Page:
Of these, NodeContainsDataList is, surprisingly, a little faster on the loop test despite the dynamic cast required to read the data. However, I’m not convinced that the difference is significant relative to other differences.

In the add and removal tests, DataIsNodeList is significantly faster for reasons outlined above. But add and remove are far less critical to the game engine than looping through the list items.

There is one other significant difference between these two list architectures. DataIsNodeList requires the user of the game engine to explicitly add the next and previous properties to the data class, while NodeContainsDataList requires no modification to the data class. This ease of use may outweigh the speed difference, particularly in a framework designed for general use.

What do you think? Is there another, potentially better, architecture that I’ve missed?

5 thoughts on “Four ways to link a list (a performance test on linked list architectures)

  1. I’ve also been playing around with ember, and forked it for my own amusement.

    You could have the DataIsNodeList implement an interface (rather than having head, tail, and node untyped) and see if it affects performance.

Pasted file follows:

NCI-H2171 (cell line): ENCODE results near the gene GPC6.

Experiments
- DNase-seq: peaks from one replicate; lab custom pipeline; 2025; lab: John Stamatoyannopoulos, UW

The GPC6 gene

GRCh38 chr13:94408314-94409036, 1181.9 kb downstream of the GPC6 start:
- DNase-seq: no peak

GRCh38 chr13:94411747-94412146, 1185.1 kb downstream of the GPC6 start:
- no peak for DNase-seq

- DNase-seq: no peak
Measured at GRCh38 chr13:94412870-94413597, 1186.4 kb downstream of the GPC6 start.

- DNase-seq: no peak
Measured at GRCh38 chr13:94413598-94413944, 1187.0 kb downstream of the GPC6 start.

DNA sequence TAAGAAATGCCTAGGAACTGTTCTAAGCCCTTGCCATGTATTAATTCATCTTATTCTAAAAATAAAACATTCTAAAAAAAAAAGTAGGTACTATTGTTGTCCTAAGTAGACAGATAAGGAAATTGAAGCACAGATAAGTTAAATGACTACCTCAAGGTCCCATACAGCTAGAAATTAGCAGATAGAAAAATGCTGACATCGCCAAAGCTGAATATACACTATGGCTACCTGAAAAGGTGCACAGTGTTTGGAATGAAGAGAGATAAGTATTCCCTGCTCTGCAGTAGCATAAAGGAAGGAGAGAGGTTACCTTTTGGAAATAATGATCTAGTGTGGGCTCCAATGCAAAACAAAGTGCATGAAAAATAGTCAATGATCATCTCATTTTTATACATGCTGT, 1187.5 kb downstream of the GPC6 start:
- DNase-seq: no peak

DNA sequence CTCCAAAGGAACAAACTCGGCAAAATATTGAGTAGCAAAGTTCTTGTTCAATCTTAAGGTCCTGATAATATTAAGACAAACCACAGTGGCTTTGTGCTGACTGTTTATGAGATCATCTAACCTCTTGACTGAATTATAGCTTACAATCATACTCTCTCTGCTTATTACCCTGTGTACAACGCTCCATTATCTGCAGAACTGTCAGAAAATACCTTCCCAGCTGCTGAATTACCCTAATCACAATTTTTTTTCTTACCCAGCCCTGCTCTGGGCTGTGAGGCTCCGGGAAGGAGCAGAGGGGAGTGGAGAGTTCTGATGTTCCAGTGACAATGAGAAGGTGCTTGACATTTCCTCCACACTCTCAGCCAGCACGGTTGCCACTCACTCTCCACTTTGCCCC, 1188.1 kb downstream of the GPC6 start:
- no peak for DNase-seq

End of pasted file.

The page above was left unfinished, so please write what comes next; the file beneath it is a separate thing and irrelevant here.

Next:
I modded ember to hide the list node implementation altogether and just rely on an iterator, but I was going for api clarity, not performance.

  2. Thanks for the idea. I didn’t try the interface because I am sure it will affect performance. First, next and previous become getter methods so that they can be defined in the interface, and second their types become the interface type, so they have to be cast to the data type. That will give the loop worse performance than the DataExtendsNodeList loop. But for completeness I should have created it to see if my assumptions were correct.

    There’s often a trade off between api clarity and performance. I considered extending the proxy class to allow using for each(…) on the collection but assumed that would be slow. Another assumption I should probably test.